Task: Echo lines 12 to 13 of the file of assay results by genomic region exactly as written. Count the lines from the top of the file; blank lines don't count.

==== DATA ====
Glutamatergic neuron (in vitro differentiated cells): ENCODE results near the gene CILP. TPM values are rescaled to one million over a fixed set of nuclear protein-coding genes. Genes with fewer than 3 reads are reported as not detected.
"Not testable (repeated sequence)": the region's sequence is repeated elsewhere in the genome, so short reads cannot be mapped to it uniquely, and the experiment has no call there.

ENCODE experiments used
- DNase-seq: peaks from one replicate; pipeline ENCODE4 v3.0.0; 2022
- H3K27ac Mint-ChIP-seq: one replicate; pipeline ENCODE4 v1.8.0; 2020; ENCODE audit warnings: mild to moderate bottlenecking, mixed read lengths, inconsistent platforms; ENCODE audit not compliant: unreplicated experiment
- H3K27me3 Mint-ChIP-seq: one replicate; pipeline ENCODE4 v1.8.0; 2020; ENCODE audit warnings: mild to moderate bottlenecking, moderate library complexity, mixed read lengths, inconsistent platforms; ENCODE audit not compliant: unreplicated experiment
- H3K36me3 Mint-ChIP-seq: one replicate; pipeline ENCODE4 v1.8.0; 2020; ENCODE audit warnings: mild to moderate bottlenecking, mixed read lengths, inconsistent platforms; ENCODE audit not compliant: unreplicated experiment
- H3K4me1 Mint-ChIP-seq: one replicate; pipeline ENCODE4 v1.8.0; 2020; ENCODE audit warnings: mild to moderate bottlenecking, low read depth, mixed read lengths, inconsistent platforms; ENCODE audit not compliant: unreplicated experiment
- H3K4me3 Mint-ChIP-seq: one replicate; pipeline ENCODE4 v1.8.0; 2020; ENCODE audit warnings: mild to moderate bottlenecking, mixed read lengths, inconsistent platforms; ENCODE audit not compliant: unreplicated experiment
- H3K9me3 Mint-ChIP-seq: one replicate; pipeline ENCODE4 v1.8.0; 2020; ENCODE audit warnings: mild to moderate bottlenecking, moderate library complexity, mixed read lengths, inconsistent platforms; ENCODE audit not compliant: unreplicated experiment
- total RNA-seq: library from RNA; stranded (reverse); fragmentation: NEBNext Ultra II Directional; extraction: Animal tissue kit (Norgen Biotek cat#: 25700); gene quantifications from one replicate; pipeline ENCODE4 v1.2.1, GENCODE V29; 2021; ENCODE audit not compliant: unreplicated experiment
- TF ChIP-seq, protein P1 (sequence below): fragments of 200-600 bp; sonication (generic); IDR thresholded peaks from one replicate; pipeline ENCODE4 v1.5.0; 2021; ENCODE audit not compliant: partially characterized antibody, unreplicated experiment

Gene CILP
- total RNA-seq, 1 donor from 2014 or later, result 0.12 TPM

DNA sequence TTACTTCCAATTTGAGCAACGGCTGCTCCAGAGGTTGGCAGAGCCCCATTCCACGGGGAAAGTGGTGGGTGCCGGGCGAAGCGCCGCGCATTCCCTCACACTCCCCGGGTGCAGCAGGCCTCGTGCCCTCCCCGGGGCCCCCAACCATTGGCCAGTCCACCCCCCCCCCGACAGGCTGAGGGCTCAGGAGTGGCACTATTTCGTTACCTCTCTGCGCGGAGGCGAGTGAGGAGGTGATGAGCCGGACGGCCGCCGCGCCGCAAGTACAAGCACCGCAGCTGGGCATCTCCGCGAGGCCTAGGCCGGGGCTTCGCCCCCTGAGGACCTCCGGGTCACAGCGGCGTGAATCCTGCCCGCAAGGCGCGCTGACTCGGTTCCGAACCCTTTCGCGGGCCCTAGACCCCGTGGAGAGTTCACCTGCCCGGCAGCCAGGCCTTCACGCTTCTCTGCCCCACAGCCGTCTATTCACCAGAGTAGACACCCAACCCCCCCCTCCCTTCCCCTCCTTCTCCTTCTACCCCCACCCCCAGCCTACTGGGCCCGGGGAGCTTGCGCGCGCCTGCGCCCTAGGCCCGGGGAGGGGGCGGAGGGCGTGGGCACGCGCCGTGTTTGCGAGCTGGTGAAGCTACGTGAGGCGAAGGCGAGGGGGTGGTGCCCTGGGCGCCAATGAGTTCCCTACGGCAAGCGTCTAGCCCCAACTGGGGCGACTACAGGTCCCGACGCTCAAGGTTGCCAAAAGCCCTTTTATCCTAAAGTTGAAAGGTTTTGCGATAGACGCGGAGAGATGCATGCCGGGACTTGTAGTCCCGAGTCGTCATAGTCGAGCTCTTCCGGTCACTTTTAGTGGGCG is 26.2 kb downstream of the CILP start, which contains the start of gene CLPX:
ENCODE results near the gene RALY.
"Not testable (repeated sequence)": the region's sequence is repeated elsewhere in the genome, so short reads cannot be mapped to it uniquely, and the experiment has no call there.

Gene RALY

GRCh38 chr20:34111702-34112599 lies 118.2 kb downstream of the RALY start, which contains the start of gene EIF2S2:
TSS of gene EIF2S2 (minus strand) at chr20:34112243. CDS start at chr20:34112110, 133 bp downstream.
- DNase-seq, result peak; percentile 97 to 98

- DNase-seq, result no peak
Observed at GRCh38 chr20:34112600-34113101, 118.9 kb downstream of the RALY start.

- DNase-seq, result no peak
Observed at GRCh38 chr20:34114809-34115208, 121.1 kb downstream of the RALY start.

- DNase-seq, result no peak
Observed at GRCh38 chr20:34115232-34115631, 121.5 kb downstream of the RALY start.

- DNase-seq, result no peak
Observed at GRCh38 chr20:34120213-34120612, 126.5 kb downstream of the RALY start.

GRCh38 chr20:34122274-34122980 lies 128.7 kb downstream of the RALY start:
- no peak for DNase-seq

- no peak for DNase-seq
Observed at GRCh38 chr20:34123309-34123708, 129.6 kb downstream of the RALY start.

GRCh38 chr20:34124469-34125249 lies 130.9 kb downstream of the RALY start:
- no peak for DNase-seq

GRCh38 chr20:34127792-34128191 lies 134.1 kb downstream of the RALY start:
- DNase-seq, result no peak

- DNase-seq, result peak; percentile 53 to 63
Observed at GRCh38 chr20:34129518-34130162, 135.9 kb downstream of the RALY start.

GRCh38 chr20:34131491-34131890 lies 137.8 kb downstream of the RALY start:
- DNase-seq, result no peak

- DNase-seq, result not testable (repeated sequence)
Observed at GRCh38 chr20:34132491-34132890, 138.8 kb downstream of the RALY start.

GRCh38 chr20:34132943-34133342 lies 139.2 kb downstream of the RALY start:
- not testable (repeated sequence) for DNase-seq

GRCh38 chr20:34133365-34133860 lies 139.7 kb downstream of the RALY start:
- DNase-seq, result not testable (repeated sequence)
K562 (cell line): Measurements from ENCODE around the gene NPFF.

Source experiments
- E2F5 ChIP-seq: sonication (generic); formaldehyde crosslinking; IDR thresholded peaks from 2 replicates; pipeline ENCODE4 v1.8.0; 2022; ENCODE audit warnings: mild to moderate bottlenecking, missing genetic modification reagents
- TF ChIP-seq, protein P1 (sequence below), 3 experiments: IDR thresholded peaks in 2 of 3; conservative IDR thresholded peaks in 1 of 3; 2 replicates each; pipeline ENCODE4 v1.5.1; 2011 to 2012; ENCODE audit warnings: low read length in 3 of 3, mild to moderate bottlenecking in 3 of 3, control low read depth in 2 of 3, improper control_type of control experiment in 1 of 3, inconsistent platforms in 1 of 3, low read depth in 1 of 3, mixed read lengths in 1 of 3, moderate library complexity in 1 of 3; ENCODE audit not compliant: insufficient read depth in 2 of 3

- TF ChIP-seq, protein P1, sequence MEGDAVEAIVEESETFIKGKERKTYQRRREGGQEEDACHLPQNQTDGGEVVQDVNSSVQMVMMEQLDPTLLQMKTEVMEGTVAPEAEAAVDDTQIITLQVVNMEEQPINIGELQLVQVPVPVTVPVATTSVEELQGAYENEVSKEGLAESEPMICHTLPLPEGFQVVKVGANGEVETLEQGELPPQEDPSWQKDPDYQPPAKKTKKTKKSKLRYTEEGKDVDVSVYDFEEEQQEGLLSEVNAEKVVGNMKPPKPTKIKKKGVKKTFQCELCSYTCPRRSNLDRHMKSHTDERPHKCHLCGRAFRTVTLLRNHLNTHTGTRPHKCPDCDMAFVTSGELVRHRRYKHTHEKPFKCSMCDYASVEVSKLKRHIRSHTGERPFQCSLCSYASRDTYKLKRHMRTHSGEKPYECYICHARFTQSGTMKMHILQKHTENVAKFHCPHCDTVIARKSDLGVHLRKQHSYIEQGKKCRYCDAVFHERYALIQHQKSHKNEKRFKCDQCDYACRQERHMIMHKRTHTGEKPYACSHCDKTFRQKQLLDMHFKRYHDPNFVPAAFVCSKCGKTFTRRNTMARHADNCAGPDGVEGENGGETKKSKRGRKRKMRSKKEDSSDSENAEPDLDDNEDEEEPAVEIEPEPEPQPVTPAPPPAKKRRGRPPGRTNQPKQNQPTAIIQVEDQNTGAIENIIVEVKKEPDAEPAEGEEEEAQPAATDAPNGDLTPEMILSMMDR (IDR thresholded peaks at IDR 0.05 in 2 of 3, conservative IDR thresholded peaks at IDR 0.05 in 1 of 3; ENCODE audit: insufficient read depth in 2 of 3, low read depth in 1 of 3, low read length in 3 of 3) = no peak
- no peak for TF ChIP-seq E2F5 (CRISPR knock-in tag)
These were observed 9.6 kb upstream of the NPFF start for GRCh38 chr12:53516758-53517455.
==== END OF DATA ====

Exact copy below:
- TF ChIP-seq, protein P1 (sequence below): fragments of 200-600 bp; sonication (generic); IDR thresholded peaks from one replicate; pipeline ENCODE4 v1.5.0; 2021; ENCODE audit not compliant: partially characterized antibody, unreplicated experiment

Gene CILP